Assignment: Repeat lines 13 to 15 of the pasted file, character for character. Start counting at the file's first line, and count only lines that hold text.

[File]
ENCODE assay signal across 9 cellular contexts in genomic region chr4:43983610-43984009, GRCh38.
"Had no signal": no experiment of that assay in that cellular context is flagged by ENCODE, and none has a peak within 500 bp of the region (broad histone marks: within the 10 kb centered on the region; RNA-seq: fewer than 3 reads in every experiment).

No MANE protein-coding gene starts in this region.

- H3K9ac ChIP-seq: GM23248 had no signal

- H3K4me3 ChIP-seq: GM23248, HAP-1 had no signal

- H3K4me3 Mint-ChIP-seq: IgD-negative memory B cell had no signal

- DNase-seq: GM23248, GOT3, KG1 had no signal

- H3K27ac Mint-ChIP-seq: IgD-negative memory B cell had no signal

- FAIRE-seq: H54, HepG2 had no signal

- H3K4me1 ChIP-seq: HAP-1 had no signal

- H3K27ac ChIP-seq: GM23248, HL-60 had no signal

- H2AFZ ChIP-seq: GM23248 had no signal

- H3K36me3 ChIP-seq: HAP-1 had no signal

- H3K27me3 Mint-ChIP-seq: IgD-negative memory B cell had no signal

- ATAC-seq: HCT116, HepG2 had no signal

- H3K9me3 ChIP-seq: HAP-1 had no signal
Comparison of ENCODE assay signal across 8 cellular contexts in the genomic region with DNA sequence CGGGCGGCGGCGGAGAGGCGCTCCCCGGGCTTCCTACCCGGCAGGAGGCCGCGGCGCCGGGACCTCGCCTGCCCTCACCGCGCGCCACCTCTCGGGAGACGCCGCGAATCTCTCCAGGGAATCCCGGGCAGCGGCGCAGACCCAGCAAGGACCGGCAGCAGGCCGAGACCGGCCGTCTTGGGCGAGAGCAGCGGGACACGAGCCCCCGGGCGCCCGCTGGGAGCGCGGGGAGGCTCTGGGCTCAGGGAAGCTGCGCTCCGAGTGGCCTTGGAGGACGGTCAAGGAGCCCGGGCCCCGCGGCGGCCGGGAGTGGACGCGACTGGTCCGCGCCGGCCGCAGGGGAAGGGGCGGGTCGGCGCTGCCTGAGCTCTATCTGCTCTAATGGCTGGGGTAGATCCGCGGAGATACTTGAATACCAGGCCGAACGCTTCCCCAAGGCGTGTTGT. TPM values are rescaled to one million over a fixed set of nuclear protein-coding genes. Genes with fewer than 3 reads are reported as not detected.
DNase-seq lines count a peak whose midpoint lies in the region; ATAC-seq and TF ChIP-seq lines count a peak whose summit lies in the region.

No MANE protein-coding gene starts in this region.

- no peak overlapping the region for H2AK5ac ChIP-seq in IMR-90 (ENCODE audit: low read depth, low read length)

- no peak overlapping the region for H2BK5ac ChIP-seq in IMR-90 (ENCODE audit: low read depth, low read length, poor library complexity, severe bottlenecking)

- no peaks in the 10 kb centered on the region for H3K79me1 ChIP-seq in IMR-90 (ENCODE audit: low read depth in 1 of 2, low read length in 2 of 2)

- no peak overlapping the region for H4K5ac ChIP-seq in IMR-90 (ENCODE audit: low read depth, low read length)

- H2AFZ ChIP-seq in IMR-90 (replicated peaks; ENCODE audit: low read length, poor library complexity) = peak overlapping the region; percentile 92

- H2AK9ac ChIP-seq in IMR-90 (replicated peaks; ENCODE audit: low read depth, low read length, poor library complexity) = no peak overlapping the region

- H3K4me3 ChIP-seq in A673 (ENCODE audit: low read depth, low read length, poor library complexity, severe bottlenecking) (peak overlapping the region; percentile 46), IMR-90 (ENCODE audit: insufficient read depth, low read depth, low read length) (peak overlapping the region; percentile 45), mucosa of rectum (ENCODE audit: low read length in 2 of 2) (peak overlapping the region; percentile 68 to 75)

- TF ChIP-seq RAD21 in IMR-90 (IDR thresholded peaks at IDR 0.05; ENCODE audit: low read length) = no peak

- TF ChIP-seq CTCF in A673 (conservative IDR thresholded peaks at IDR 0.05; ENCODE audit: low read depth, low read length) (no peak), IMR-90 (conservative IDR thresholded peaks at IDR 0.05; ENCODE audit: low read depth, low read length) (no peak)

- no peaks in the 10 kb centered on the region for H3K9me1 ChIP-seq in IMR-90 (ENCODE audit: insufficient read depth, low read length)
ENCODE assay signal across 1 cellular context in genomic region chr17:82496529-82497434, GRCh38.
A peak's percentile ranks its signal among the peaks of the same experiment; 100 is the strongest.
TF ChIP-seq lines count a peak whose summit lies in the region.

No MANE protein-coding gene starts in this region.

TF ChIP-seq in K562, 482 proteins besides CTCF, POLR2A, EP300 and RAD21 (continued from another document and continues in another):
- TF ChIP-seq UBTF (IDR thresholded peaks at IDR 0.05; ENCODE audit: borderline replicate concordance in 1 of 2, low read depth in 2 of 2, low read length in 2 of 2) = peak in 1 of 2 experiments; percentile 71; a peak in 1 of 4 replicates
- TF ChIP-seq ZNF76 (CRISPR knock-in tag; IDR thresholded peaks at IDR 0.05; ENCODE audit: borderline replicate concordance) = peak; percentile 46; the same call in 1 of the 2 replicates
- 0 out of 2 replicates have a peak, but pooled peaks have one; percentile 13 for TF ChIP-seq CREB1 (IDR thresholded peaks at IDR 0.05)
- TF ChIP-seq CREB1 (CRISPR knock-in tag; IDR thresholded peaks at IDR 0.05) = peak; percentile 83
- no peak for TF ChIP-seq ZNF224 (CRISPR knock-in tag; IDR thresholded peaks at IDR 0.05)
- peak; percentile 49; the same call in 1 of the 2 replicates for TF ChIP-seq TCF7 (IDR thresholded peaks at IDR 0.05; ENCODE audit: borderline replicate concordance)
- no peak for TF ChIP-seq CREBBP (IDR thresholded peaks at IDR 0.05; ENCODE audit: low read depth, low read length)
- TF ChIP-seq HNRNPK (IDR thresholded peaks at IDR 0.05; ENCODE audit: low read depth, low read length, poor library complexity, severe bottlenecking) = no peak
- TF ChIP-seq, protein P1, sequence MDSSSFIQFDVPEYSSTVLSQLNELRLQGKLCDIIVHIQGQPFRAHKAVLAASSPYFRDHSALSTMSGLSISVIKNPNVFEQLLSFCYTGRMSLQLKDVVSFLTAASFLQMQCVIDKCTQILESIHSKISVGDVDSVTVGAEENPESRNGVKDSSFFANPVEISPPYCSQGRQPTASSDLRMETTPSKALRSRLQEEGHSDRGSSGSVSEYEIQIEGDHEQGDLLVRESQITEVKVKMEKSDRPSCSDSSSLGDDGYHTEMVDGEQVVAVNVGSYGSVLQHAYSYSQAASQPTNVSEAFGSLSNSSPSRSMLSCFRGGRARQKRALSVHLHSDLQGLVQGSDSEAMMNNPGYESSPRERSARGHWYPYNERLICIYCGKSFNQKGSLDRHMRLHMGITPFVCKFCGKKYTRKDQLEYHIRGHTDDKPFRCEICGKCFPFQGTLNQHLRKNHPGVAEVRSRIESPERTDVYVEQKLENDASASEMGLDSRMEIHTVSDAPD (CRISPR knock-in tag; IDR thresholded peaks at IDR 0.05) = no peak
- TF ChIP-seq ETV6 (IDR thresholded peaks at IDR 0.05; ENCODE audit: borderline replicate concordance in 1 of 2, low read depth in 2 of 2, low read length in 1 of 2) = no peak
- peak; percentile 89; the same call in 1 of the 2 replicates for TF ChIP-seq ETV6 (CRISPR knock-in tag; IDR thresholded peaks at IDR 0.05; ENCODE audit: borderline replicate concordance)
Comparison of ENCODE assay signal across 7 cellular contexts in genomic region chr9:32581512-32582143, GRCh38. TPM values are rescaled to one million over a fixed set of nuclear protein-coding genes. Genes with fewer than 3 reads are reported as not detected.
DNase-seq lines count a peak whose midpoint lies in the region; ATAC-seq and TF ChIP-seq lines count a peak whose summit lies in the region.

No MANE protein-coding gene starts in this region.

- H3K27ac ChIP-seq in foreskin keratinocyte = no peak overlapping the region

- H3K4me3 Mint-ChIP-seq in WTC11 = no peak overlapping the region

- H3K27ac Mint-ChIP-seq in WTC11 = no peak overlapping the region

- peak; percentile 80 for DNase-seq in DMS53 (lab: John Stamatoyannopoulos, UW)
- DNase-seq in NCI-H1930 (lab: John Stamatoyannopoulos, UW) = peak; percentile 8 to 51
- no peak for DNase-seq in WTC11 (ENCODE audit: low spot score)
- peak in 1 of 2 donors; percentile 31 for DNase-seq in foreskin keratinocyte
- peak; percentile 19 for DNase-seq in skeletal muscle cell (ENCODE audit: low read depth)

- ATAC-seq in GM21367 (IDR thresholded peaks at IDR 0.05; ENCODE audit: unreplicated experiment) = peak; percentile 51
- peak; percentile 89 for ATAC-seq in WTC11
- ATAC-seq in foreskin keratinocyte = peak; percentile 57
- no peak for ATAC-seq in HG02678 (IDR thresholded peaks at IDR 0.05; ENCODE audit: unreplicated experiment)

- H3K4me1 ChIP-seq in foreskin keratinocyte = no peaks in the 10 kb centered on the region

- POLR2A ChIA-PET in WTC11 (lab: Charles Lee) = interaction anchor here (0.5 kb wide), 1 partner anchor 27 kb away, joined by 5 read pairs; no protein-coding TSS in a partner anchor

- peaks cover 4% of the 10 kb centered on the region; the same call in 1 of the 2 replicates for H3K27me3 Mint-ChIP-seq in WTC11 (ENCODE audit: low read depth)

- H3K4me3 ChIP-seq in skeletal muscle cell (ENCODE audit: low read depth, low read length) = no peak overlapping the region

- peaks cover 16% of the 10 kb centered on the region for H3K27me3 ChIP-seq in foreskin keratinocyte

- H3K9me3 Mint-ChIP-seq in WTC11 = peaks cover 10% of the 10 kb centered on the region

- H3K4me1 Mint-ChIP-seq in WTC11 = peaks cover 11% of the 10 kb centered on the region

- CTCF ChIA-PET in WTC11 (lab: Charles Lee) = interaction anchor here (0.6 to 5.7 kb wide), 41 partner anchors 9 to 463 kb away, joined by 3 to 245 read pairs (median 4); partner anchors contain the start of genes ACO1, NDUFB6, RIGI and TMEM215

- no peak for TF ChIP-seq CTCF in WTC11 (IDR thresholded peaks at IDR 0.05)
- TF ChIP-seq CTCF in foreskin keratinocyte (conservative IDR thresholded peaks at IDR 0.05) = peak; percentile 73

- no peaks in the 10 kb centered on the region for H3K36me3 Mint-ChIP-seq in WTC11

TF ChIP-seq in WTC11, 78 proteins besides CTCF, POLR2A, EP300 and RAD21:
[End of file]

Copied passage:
- H3K36me3 ChIP-seq: HAP-1 had no signal

- H3K27me3 Mint-ChIP-seq: IgD-negative memory B cell had no signal

- ATAC-seq: HCT116, HepG2 had no signal